When I read this, I wasn’t thinking about running, I was actually thinking about life. How to keep going “when everything hurts”; not just muscles, but your heart hurting from a loss or your head hurting because of the swirling thoughts of your stressful week. Being a runner, you have to have resilience, but resiliency applies to life in general as well.

When you are faced with these setbacks, ask yourself, “How can you adapt to accommodate this setback I’m faced with?” For example, with my Achilles tendonitis issues, I currently can’t go on a long run without risking more damage, but I can get on an elliptical or stationary bike to keep my cardio up while doing something low impact. Setbacks are more like speed bumps, they don’t stop us, just slow us down. It doesn’t matter if you are rich and famous, you are Mr. Rogers, or even the Dali Lama, everyone experiences LIFE speed bumps.

What other steps can help us when we are faced with those speed bumps?

  • Acknowledge it: Allow yourself to feel sad, worried, disappointed, upset, etc., but for a limited time; this is a dangerous place to stay for too long. Set a time limit for how long you will allow yourself to feel the sadness or disappointment.
  • Eliminate Blame: We can’t keep blaming other people or the world in general. Yes, it’s true that someone else might be the reason you were presented with your setback but blaming them doesn’t change the fact it happened.
  • Talk to someone: I’m not suggesting you need to seek counseling every time life presents you with a setback. However, talking can help. It can be your friend or a co-worker you respect and value. Keeping things bottled up inside isn’t healthy for any of us.
  • Write down what you are thankful for: We can’t change the past right? What has happened has happened and you might be faced with this huge speed bump right now, but taking the time to not just think about it, but actually SEE the things in your life that you are grateful for can help. Try this one not on your tablet, computer or phone, actually get the pen and paper out and jot a few of those beauties down!
  • Give yourself time: Achilles tendonitis doesn’t heal overnight and if you knew me, you would know I’m not the most patient person in the world [a goal I’m working on in 2020]. Just how tendonitis doesn’t heal overnight, neither do most setbacks you are faced with. Process what you have been presented and know it will take a bit of time to work through.
  • Keep moving forward: Expect setbacks. If we expect them, we can accept them and move forward that much quicker. Obviously we don’t usually know when we are going to be presented with a setback, but this worksheet is a great exercise that allows you to visually see some of the setbacks that could occur in any situation in life, and has you think about how you could work through them as they happen.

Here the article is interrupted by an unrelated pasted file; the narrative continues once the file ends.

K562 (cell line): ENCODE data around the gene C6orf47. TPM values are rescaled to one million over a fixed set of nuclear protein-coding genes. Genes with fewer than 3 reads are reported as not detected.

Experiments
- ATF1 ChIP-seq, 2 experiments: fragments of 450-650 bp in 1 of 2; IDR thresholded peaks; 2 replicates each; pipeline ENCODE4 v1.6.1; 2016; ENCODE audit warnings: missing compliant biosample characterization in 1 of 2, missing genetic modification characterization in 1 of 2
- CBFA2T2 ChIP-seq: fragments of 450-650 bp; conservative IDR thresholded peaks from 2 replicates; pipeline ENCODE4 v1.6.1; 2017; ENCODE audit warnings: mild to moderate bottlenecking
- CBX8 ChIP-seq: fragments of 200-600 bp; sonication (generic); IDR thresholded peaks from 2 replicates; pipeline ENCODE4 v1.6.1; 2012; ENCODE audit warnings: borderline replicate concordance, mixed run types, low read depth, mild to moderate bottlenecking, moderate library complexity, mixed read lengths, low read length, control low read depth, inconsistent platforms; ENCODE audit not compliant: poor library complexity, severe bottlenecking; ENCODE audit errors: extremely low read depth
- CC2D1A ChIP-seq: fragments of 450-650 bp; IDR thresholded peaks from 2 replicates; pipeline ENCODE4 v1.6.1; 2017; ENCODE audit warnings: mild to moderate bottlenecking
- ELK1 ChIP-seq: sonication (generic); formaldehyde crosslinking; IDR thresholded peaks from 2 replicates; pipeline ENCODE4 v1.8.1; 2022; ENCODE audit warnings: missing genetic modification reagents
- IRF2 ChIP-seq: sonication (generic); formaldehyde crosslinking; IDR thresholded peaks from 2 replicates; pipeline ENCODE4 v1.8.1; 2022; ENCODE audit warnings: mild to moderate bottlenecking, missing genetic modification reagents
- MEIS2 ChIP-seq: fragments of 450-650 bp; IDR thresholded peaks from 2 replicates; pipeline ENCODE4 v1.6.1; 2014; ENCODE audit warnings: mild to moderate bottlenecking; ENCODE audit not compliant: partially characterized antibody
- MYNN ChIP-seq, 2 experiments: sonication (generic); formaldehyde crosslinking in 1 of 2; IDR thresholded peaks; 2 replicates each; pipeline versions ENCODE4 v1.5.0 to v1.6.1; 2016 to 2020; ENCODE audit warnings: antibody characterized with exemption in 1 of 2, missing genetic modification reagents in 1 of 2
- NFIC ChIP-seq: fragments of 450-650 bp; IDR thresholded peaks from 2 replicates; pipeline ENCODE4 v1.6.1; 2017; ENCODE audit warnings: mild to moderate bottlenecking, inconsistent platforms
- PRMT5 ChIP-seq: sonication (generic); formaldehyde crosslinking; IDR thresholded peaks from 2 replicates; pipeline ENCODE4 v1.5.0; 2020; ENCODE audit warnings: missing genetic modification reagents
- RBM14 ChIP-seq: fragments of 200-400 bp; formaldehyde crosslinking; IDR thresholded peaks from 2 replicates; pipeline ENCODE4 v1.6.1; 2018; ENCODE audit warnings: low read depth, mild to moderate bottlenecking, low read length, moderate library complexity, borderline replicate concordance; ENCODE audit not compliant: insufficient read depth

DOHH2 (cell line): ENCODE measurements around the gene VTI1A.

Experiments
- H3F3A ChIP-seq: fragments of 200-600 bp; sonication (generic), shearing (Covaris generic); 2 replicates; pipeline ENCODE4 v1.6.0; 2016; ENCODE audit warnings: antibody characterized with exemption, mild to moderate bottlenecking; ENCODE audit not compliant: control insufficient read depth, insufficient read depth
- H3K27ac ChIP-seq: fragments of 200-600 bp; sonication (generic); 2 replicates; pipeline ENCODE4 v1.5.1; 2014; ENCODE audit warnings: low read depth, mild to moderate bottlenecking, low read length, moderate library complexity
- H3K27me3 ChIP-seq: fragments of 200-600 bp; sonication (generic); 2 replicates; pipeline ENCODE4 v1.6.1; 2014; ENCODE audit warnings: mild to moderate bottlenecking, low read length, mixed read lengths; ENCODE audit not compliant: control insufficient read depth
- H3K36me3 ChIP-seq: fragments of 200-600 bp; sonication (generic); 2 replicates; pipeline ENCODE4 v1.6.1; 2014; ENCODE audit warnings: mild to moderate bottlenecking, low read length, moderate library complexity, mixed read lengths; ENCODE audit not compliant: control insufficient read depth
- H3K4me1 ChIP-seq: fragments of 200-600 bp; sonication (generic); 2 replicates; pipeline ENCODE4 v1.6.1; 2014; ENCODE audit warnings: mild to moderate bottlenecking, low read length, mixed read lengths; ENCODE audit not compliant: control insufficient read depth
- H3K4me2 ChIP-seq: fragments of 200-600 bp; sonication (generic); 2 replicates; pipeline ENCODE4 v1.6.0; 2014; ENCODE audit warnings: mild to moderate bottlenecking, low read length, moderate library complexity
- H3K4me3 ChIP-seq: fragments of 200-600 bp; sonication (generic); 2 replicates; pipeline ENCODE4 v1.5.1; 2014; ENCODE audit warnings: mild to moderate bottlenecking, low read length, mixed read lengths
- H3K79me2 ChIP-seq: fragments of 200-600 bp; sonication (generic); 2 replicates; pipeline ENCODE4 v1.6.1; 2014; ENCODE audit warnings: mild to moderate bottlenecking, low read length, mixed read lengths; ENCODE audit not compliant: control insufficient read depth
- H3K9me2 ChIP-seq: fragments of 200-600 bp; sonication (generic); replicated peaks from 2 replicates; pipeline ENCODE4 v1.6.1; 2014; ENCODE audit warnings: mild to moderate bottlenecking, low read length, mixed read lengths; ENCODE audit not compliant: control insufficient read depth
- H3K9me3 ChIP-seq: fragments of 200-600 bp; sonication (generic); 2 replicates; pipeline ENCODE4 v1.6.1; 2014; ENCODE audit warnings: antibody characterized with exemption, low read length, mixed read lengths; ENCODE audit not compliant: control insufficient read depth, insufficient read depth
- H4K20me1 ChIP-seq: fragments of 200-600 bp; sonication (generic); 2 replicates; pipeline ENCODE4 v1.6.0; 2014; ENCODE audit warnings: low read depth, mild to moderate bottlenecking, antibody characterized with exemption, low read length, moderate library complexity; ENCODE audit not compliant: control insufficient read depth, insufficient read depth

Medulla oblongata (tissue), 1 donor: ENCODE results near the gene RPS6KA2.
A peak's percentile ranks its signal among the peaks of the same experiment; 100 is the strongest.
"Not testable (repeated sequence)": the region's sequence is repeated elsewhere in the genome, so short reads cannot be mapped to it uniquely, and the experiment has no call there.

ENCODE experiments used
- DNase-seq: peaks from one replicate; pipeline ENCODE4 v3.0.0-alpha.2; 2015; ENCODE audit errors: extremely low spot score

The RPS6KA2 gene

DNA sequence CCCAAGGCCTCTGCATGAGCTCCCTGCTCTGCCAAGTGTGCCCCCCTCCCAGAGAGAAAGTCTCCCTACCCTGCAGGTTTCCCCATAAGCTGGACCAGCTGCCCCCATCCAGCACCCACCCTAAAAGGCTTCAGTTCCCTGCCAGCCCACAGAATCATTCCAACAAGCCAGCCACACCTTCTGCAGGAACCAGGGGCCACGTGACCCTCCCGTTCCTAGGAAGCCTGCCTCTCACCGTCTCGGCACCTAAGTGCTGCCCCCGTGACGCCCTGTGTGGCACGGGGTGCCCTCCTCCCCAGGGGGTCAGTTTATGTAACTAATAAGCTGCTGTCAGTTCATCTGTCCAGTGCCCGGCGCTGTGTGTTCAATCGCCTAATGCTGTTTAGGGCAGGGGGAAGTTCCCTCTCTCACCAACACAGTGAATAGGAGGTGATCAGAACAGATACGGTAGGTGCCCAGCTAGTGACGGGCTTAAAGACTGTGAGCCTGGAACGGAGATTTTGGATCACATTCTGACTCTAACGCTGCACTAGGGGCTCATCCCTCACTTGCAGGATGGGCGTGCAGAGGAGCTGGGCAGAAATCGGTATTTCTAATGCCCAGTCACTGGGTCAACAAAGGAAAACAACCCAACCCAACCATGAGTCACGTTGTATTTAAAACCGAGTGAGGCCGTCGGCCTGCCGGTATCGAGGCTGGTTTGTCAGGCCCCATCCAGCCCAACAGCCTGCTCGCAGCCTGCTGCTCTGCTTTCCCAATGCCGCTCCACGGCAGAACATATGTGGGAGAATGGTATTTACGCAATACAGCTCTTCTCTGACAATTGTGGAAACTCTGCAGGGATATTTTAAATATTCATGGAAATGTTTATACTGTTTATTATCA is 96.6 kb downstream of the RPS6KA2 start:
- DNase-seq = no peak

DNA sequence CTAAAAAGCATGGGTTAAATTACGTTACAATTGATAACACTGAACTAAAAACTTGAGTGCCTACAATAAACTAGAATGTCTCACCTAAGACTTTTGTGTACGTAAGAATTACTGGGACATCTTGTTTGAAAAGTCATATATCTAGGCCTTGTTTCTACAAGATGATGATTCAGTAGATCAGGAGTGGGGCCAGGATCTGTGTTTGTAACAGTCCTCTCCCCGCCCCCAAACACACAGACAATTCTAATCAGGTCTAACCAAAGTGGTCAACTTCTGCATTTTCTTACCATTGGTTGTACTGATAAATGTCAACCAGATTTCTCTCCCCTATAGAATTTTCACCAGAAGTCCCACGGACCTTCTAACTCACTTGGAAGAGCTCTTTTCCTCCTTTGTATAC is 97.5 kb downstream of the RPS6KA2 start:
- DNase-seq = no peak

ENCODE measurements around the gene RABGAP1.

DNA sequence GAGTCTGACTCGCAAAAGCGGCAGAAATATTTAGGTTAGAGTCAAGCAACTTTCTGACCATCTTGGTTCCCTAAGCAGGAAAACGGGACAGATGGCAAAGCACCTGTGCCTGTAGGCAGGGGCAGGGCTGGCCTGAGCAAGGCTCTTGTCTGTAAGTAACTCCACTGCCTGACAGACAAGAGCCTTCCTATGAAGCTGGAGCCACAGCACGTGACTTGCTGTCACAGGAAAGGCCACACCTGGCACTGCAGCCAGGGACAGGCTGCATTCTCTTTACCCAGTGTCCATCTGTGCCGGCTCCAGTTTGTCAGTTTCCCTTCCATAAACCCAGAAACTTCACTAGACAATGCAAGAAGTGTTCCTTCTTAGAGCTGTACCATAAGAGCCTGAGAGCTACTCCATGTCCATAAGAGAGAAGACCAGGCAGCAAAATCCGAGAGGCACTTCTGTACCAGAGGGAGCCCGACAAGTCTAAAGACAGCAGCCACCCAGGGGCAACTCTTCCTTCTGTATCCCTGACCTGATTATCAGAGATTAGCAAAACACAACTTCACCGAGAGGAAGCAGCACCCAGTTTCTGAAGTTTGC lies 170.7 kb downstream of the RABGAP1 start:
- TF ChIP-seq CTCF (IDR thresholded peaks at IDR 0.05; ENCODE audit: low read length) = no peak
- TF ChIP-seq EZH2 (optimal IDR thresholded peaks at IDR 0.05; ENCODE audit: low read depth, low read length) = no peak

Download Setback Worksheet Here

So, are setbacks really setbacks? Perhaps they are just growth and learning opportunities? It sounds nice doesn’t it, “I just had a huge growth opportunity today” vs “well crap, that was a huge setback!” Easier said that done I know, but it’s just another way to look at it. We have all heard “when one door closes, another one opens”. To be able to see that door as a growth opportunity takes work, but I think we can all get there! If you are presented with a “growth opportunity” today, take a deep breath, and before you get to the steps listed above, ask yourself, “How can I adapt to accommodate this setback I’m faced with?”

Remember, You Got This!

XOXO~

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3 Comments

  1. Carlos Solorzano

    A great quote to remember when I face setbacks: “Nothing that is worthwhile is ever easy” (or the many other variations of that). I found that when I set myself up with the right expectations, that your big lofty goals for example, will come with setbacks and failures, then I can temper your reaction them when they eventually come. Like you said, it allows me to spend some time acknowledging it, but then moving on to more positive actions like talking it out, pressing forward, or considering alternative options to achieve my goal.

    Thanks for sharing your wisdom once more 🙂

    Reply
    • Jasmine Rice

      Thank you Carlos!

      Reply
  2. Amanda Lutz

    I’m taking this to heart. I promise. ❤️ Thanks for the reminder to take it one step at a time!

    Reply